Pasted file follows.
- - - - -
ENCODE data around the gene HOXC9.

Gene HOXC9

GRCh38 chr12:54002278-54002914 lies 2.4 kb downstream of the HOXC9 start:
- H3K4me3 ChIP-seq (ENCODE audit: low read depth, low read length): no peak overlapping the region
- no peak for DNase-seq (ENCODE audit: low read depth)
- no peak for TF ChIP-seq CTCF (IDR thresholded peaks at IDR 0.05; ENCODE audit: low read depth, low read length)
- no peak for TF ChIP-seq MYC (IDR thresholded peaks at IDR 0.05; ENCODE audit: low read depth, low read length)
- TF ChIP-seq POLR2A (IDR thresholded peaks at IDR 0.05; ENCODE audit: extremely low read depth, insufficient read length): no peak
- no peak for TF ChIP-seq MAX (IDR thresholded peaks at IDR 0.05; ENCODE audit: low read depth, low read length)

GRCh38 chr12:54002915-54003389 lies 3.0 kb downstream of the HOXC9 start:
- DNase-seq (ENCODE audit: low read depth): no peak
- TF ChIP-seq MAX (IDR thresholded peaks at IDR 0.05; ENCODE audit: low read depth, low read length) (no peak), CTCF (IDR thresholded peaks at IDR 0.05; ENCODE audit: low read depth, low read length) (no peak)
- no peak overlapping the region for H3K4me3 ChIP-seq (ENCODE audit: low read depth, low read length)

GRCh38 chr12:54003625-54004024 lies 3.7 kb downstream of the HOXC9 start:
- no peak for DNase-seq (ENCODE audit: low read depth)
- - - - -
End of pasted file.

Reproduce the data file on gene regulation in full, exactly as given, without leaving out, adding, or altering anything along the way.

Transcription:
ENCODE data around the gene HOXC9.

Gene HOXC9

GRCh38 chr12:54002278-54002914 lies 2.4 kb downstream of the HOXC9 start:
- H3K4me3 ChIP-seq (ENCODE audit: low read depth, low read length): no peak overlapping the region
- no peak for DNase-seq (ENCODE audit: low read depth)
- no peak for TF ChIP-seq CTCF (IDR thresholded peaks at IDR 0.05; ENCODE audit: low read depth, low read length)
- no peak for TF ChIP-seq MYC (IDR thresholded peaks at IDR 0.05; ENCODE audit: low read depth, low read length)
- TF ChIP-seq POLR2A (IDR thresholded peaks at IDR 0.05; ENCODE audit: extremely low read depth, insufficient read length): no peak
- no peak for TF ChIP-seq MAX (IDR thresholded peaks at IDR 0.05; ENCODE audit: low read depth, low read length)

GRCh38 chr12:54002915-54003389 lies 3.0 kb downstream of the HOXC9 start:
- DNase-seq (ENCODE audit: low read depth): no peak
- TF ChIP-seq MAX (IDR thresholded peaks at IDR 0.05; ENCODE audit: low read depth, low read length) (no peak), CTCF (IDR thresholded peaks at IDR 0.05; ENCODE audit: low read depth, low read length) (no peak)
- no peak overlapping the region for H3K4me3 ChIP-seq (ENCODE audit: low read depth, low read length)

GRCh38 chr12:54003625-54004024 lies 3.7 kb downstream of the HOXC9 start:
- no peak for DNase-seq (ENCODE audit: low read depth)